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n.1.One who domesticates.
Webster's Revised Unabridged Dictionary, published 1913 by G. & C. Merriam Co.
References in periodicals archive ?
The bikini serves as a domesticator of and a displacement for nuclear threats and fears, even when there is no Cold War and when knowledge of nuclear attacks is as commonplace as a "Threat Level Orange" alert.
If anything, the family emerges in the series as a site of trouble and, even when things work and its members lead comfortable lives, it is pictured as a burden that curtails men's freedom and as a domesticator of men's natural instincts, a situation that exacerbates men's anger and violent reactions.
Schor sees her 'haunted interpreters' (20) as frequently undergoing emotional changes, making Oliphant's work something more substantial than the usual description of her as 'a pious domesticator of the supernatural'.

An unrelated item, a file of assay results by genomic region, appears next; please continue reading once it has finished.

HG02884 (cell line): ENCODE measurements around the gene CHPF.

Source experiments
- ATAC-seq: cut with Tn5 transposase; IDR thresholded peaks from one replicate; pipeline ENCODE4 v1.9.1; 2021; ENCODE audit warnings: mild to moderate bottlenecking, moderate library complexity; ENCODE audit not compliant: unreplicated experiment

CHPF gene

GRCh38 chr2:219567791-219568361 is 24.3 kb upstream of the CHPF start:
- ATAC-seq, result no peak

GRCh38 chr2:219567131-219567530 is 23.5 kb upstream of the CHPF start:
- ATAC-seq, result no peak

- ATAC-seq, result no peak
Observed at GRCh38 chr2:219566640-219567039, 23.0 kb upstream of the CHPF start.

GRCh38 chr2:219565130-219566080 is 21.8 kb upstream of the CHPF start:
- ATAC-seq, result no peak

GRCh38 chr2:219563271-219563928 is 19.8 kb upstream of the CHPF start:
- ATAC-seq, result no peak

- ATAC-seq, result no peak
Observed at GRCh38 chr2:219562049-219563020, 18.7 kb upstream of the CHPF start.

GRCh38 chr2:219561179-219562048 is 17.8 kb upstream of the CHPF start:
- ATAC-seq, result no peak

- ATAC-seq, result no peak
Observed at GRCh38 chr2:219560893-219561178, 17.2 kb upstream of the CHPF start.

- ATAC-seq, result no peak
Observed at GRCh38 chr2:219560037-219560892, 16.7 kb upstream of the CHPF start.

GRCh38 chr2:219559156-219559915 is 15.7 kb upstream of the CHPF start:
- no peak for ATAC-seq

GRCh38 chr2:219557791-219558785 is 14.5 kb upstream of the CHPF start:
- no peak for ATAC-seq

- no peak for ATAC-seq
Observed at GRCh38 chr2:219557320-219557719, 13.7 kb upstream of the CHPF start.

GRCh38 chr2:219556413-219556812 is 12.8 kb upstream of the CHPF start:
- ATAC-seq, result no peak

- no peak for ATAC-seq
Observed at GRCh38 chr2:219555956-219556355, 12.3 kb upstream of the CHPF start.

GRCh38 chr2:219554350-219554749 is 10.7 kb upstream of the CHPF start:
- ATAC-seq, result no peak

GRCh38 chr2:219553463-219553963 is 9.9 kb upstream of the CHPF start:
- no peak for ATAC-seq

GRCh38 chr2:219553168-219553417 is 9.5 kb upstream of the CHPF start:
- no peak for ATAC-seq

The peril here is that--in attempting to create an ambitious conservation mandate that integrates natural and social systems, the powerful "rogue primate" ends up inside the social-ecological fold--a fold that is at risk of being altered to "suit the one-way dominance of the domesticator" (Livingston 1994: 100).
133) 'that sometimes the domesticator becomes genetically modified to suit the domesticant' (as, in this case, with regard to lactose tolerance in adult North European milk consumers).
Mary Anne Schofield has shown the problem of passivity in Canadian Margaret Laurence's Stone Angel, whose protagonist Hagar has accepted a self as domesticator of men, given her by the patriarchal community; Laurence depicts Hagar's unconscious search for a genuinely feminine self as an "extended food odyssey" (Schofield, "Culinary" 87).
It is perhaps in this capacity, as determined domesticator of all contemporary trauma, that Wodehouse most saliently demonstrates his rejection of modernist values.